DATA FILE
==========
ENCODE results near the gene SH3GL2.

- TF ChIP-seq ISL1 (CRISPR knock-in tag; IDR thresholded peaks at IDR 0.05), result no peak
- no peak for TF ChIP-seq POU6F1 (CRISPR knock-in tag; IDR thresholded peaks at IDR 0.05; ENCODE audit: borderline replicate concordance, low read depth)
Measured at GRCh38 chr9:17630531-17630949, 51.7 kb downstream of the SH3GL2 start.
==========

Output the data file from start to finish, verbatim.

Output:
ENCODE results near the gene SH3GL2.

- TF ChIP-seq ISL1 (CRISPR knock-in tag; IDR thresholded peaks at IDR 0.05), result no peak
- no peak for TF ChIP-seq POU6F1 (CRISPR knock-in tag; IDR thresholded peaks at IDR 0.05; ENCODE audit: borderline replicate concordance, low read depth)
Measured at GRCh38 chr9:17630531-17630949, 51.7 kb downstream of the SH3GL2 start.